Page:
The evaluation identifies six priority areas for focus and has made 12 recommendations for action, to keep the Basin healthy and resilient.

"These recommendations must be actioned collaboratively between all Basin stakeholders to be successful," Ms Woodburn said.

The 6 priority areas are:

  1. Continued implementation of the Basin Plan
  2. Adapting to climate challenges and increasing resilience
  3. Strengthening focus and support to enable social and economic outcomes
  4. Establishing a clear and committed pathway for First Nations social and economic outcomes
  5. Integrating water management with other activities to achieve environmental restoration
  6. Advancing science and monitoring

The full evaluation and overview provide further details of the findings, priority areas for focus, and the recommendations. The MDBA has made several commitments in response to the Basin Plan 2020 Evaluation. The MDBA has also publicly released data that the evaluation has been based on which can enable others to use this data and explore.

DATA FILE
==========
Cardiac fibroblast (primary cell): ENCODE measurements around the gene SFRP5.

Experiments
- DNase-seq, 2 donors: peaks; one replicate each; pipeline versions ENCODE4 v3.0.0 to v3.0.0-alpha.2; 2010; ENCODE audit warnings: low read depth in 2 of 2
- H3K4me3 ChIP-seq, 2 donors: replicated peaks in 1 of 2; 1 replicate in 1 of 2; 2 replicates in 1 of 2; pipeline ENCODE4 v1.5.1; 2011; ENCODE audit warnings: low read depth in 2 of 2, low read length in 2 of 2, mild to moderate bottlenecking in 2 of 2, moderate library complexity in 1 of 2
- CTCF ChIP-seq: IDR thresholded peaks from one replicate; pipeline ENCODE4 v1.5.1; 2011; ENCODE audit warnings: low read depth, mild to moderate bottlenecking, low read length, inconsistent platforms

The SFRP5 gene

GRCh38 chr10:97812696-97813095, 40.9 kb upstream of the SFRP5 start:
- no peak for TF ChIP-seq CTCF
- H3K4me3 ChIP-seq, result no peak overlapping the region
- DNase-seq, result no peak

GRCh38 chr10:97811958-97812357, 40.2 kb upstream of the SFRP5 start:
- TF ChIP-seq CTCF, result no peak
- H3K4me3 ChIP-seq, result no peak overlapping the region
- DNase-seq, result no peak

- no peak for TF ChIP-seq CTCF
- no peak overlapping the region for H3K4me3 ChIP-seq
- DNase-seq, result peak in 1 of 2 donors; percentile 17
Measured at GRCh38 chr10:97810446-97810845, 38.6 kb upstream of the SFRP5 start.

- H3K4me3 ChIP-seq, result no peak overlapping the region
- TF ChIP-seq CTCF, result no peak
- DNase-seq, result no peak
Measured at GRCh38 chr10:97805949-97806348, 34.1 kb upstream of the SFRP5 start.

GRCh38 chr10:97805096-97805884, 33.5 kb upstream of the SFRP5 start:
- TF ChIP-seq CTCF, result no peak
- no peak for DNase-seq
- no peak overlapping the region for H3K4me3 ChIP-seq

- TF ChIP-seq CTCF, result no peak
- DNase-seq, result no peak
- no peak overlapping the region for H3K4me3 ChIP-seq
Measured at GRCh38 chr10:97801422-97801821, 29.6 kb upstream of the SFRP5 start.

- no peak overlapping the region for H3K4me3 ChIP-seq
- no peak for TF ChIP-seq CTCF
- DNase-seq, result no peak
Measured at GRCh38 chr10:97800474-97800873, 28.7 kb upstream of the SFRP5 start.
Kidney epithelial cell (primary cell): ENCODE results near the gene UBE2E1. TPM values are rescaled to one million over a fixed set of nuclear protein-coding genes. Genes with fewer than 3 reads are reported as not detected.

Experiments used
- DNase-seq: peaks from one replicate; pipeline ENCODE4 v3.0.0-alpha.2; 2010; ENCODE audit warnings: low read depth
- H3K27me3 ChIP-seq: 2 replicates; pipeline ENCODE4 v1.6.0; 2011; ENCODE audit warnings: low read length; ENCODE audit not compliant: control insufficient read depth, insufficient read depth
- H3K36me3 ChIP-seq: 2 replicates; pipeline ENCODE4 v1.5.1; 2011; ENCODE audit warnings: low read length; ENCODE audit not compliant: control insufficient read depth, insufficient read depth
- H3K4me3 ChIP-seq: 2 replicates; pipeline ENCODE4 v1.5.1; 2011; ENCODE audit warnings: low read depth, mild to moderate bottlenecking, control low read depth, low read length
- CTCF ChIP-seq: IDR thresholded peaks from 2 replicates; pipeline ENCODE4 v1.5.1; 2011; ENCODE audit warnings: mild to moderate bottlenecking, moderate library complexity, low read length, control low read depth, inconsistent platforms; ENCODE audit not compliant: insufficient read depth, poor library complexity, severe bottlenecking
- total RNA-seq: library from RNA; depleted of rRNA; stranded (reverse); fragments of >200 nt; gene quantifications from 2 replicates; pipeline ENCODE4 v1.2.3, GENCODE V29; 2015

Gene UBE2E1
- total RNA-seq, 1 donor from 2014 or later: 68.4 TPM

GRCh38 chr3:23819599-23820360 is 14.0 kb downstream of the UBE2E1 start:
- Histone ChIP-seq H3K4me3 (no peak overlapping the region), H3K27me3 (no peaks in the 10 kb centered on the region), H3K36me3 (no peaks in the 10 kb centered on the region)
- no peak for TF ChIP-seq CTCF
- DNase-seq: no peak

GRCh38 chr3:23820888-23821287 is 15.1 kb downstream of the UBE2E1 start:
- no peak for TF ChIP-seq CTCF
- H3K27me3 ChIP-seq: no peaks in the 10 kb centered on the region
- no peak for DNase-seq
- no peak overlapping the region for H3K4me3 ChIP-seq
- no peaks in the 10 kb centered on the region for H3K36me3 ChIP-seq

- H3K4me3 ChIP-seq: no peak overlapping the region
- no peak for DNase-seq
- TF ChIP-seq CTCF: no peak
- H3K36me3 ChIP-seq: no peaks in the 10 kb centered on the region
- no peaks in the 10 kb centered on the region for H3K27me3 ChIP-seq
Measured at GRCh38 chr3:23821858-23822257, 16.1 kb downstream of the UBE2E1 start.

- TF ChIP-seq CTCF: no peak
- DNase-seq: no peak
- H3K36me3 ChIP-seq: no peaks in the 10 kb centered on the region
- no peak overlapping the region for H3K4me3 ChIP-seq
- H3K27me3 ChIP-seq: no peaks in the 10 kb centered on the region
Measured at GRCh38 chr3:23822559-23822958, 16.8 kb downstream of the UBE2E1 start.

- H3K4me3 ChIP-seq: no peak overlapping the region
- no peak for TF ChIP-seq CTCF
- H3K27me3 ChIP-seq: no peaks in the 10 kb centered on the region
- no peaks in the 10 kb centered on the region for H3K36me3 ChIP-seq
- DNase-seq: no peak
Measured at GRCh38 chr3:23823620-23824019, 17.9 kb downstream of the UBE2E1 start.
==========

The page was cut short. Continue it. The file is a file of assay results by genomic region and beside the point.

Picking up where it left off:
To find out more visit www.mdba.gov.au/bpevaluation2020

About the Basin Plan

The Basin Plan, established in 2012 under the Water Act 2007, is one of Australia's most ambitious and complex reforms. It was developed to rebalance water take in the Murray–Darling Basin system and respond to the severe pressures the Millennium drought placed on its rivers.

The Murray–Darling Basin is crucial to Australia's economy, home for many Australians, and contains a rich diversity of natural environments that are unique in Australia and the world. The Basin is home to more than 2.2 million Australians including more than 40 First Nations, it generates $8 billion from tourism and $24 billion from food and fibre annually and supports 120 waterbird species and more than 50 native fish species throughout its rivers and wetlands.

The plan is the commitment all Basin governments made, to work collectively towards a sustainable and healthy river system for the benefit of all users—the environment, communities, cultural and recreational users as well as irrigated and dryland agriculture. It seeks to establish enduring arrangements that leave enough water in the rivers to sustain natural ecosystems.

Australian and Basin state governments are working towards full implementation of the Basin Plan by 2024, which will be followed by a review in 2026.

ENDS